Years in the Making: Charting the Return of Karen Stokes Dance

Photo by Lynn Lane

It’s not unusual for Karen Stokes to take her time developing an evening-length work for her company Karen Stokes Dance (KSD). The director of the dance program at University of Houston as well as an established dance artist, Stokes often begins with shorter pieces or one-acts that expand to a long-form presentation over a period of two to three years.

Affected by interruptions and delays, as so much has been since the year 2020 ushered in a global pandemic, KSD will return after an unusually long hiatus to Midtown Arts Theatre Complex Houston (MATCH) this month with Mapping & Glaciers, the one-act version of which premiered when the company celebrated its 20-year anniversary in 2017.

“A lot of my pieces start with movement,” Stokes says as she looks back five or six years to the origins of Mapping & Glaciers

Trying to avoid falling into choreographic habit, she says she began drawing lines on a piece of paper and encouraging her dancers to trace the lines with their bodies and in space as they worked to build movement. “I kept talking about these drawings as maps,” she explains, “so I began visiting the library to explore all kinds of maps.”

At the same time, there was also a great deal of conversation about the building of a wall at the U.S. border. “I started to think about the tribal boundaries we create as human beings,” reflects Stokes, “determining who can come in and who can’t. I usually don’t do political work but there was an element of that that entered the work.”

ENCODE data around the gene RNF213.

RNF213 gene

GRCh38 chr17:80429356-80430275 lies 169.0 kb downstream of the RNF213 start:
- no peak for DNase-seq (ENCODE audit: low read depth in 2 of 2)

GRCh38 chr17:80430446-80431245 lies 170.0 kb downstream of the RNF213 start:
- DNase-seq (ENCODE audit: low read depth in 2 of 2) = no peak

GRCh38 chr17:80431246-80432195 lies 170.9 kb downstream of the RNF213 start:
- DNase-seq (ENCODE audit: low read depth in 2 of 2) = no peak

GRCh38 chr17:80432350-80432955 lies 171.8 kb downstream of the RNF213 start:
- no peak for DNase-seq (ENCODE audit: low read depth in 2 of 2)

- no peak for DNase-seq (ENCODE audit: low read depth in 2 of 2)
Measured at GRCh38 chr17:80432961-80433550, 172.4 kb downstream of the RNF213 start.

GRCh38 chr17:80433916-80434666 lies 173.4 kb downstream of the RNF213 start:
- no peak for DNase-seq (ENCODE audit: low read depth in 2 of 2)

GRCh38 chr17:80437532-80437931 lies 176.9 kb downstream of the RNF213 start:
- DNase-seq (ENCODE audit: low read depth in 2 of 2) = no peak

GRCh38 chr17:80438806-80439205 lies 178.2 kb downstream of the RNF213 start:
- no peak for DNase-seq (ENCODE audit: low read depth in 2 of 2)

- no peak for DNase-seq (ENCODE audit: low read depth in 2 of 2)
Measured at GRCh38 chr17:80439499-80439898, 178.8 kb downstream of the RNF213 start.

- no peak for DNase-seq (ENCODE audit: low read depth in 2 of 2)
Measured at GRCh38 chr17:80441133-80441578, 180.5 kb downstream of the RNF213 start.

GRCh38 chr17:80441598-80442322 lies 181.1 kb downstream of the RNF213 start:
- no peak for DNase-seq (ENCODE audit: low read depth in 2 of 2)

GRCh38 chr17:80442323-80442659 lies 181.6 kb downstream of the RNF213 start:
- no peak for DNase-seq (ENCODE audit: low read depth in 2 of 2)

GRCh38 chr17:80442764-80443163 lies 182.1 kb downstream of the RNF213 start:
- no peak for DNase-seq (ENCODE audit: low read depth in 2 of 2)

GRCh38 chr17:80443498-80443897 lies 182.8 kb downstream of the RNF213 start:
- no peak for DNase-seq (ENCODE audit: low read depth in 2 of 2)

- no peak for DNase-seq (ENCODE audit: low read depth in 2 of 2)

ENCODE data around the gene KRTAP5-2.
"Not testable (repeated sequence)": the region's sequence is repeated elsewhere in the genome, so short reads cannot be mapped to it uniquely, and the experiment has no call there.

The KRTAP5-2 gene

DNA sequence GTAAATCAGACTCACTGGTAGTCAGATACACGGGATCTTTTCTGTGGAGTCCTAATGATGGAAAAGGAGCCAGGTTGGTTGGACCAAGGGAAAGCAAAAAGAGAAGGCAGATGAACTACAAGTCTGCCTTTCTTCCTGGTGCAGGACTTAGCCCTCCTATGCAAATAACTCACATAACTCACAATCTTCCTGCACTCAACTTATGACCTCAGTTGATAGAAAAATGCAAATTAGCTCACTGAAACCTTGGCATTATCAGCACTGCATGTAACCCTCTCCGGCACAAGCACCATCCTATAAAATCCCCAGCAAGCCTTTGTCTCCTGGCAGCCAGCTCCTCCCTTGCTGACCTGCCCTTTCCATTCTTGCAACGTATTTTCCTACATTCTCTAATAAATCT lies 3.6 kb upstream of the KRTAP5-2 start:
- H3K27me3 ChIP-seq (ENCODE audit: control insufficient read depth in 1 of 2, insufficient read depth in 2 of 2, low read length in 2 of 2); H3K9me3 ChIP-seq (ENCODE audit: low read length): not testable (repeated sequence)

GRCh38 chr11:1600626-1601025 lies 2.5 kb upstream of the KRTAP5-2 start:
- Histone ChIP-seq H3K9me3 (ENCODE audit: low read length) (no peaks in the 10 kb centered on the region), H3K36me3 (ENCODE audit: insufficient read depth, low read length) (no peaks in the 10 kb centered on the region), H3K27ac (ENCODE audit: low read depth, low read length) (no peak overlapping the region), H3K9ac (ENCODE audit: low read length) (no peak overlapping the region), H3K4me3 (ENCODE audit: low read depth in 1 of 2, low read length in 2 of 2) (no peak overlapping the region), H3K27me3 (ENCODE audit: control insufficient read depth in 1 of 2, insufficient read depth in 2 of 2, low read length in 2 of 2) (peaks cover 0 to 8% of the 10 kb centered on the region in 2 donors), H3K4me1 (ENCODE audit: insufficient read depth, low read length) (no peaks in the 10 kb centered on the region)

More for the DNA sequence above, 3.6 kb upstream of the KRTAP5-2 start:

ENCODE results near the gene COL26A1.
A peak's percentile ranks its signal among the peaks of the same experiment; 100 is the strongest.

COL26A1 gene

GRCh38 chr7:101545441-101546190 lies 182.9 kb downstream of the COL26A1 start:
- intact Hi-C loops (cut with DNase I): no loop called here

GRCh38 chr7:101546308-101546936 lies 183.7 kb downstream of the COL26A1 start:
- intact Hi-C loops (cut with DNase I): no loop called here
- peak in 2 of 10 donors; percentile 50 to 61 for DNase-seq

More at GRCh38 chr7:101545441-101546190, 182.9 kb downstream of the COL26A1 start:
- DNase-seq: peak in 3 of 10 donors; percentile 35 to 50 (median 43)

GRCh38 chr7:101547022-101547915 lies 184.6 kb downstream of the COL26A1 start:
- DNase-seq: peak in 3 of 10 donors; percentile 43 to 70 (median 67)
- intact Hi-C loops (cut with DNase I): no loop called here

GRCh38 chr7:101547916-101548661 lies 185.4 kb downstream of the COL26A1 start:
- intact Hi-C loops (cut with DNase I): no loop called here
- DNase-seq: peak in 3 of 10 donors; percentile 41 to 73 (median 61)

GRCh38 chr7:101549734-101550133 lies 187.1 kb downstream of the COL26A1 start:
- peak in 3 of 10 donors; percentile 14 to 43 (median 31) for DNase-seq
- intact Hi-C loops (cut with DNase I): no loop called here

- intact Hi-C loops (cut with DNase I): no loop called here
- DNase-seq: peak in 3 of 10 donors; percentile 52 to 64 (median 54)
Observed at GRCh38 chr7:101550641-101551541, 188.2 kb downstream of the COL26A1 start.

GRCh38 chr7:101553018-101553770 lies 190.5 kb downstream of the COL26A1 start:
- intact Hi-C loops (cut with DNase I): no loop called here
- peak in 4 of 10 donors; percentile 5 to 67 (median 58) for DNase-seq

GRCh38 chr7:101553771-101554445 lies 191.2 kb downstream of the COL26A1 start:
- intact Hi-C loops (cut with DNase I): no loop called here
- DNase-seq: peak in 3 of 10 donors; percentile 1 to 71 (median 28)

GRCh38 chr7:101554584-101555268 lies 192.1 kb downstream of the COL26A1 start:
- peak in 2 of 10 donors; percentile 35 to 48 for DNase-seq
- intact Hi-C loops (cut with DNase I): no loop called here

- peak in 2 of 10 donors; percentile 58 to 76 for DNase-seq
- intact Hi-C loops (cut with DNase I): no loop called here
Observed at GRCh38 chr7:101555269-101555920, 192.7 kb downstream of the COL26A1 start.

In addition to borders of human invention and the cartographic representation of our world, geomorphology was also on Stokes’ mind as she considered the disappearing and changing boundaries of land and water due to climate change. This time, instead of the library, Stokes traveled all the way to Iceland to see and capture first-hand the concept she would ultimately physicalize.

“It’s kind of a giant topic but it really started very simply,” recalls Stokes. Little did the choreographer know as she looked toward other projects in 2018, took a sabbatical from teaching in 2019, and then planned to begin rehearsals in earnest for the expansion of Mapping & Glaciers in 2020, that things were about to get complicated.

Brittany Bass pictured / Photo by Lynn Lane

Stokes’ full attention turned to her work as an educator as she and her colleagues grappled with transforming the palpable experience of dance instruction into a virtually-delivered encounter. Then, even as vaccinations became available, the prospect of canceled rehearsals during multiple Covid-19 surges delayed her artistic project further. Eventually, so much time had passed amid so many changes, Stokes began thinking to herself, “Maybe I won’t do this.”

Two of her original cast and long-time company members, Brittany Bass and Bryan Bradley Peck, were available to rehearse and perform. Tragically, their fellow company member Vi Dieu was killed in a fishing accident in 2020. His loss was felt by many in the Houston dance community.

“We lost a person we considered our soul,” says Stokes. “Everybody that ever worked with him saw him as sheer light. It is difficult coming back to this project and not having him in the room.”